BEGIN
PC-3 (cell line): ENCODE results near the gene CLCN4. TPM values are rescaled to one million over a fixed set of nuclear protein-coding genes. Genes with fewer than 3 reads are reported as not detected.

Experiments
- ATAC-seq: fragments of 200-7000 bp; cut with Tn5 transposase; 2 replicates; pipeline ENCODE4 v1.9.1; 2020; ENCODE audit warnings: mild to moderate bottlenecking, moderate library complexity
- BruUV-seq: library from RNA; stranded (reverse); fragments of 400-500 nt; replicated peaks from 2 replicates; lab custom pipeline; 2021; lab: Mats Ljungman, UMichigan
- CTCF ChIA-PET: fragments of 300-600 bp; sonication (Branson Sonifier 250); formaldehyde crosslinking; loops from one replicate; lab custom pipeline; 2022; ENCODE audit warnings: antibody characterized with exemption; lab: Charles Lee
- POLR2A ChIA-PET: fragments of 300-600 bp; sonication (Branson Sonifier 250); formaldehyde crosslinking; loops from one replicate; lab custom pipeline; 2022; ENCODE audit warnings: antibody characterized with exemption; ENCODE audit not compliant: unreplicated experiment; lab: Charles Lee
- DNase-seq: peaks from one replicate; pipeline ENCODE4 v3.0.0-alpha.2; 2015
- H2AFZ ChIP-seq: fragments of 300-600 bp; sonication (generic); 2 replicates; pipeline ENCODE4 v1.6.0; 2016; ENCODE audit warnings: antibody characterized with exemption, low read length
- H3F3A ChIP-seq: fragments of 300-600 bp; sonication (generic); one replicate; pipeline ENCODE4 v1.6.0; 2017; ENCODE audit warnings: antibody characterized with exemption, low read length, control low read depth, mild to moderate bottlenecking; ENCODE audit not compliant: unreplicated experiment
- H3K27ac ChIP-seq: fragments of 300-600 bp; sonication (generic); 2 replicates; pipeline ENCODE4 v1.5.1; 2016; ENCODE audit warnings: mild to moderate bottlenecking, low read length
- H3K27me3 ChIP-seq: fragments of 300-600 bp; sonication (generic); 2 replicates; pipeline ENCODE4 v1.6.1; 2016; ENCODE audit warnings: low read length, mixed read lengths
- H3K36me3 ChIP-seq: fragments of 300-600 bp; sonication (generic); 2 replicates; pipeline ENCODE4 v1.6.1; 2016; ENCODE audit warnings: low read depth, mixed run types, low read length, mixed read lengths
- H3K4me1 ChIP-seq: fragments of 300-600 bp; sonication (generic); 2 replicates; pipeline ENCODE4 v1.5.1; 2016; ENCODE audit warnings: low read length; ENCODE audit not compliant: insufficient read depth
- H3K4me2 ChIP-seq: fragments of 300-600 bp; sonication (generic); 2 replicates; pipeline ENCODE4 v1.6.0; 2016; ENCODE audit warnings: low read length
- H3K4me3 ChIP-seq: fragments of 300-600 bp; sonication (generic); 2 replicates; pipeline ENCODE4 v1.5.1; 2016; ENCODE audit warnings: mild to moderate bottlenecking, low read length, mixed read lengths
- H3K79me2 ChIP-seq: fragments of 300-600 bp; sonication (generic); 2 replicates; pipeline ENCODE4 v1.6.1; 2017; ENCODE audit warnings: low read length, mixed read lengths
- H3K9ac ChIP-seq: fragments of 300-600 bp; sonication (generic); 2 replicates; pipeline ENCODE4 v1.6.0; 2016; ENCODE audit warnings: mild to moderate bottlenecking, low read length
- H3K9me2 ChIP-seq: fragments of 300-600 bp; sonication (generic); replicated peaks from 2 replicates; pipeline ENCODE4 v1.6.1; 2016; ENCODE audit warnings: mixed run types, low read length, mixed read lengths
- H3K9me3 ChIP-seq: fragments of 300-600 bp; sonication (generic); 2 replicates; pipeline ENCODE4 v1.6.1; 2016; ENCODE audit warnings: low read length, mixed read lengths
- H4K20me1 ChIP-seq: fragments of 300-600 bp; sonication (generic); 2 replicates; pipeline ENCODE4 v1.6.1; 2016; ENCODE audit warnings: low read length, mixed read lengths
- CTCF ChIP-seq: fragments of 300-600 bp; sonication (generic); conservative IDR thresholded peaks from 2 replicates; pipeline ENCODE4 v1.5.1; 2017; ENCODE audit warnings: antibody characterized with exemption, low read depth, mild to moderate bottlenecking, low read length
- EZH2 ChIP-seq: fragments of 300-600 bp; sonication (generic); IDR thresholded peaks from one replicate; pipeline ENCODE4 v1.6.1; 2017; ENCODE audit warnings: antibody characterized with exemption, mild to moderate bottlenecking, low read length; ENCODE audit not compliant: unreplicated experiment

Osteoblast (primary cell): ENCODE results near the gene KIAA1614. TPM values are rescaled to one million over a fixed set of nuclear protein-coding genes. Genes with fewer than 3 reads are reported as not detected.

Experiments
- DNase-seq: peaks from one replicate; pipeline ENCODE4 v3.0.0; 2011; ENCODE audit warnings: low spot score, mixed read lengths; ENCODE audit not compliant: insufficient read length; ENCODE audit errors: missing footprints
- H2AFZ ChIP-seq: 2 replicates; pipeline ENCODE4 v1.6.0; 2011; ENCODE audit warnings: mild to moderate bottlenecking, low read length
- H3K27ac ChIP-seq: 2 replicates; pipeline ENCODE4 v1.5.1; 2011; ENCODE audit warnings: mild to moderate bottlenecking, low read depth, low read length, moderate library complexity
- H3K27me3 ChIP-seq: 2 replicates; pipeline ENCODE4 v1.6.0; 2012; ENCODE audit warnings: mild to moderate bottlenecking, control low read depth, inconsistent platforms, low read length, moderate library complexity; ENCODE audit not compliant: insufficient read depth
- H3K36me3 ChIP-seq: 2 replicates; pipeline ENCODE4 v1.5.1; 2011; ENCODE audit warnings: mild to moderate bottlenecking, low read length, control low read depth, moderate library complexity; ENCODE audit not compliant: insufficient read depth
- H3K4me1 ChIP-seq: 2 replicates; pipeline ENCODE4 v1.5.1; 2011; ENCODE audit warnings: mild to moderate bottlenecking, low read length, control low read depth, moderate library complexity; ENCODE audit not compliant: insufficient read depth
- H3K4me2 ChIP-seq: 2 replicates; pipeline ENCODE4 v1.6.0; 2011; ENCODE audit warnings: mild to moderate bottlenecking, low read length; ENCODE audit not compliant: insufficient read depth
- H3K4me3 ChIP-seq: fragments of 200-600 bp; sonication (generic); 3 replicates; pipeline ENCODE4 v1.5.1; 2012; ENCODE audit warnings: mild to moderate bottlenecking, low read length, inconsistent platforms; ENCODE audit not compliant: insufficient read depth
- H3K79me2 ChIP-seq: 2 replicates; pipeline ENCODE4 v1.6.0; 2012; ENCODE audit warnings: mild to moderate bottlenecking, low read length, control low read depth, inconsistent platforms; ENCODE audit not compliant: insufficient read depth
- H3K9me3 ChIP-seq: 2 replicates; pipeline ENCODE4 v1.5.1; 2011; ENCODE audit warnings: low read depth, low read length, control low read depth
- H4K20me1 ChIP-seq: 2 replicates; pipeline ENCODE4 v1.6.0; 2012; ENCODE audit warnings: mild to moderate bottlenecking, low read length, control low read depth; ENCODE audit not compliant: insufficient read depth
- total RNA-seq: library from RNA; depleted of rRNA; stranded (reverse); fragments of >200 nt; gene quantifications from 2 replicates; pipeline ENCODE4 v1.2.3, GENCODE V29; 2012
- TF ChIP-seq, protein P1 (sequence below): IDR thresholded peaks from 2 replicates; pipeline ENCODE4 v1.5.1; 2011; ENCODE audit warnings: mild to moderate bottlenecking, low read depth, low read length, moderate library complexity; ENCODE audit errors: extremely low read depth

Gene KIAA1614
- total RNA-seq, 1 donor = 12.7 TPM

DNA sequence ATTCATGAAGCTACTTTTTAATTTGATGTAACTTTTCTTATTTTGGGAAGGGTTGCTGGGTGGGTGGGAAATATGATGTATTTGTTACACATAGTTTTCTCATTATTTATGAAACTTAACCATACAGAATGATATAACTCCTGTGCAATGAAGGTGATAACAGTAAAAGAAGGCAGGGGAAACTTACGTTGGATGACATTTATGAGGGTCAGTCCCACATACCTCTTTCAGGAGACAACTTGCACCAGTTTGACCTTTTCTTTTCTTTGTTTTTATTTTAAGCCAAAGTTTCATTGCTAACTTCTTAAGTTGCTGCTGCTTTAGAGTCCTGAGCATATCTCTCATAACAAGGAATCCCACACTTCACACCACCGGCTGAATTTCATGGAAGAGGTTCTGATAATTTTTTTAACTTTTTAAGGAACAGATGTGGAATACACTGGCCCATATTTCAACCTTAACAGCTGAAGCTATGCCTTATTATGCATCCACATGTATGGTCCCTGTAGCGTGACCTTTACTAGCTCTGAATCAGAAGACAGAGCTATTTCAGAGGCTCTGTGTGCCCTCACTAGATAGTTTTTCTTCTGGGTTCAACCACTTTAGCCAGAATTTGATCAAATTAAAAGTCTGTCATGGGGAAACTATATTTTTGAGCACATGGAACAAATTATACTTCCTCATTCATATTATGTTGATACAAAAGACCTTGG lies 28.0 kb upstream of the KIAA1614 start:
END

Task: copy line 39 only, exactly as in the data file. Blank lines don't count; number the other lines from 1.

- total RNA-seq, 1 donor = 12.7 TPM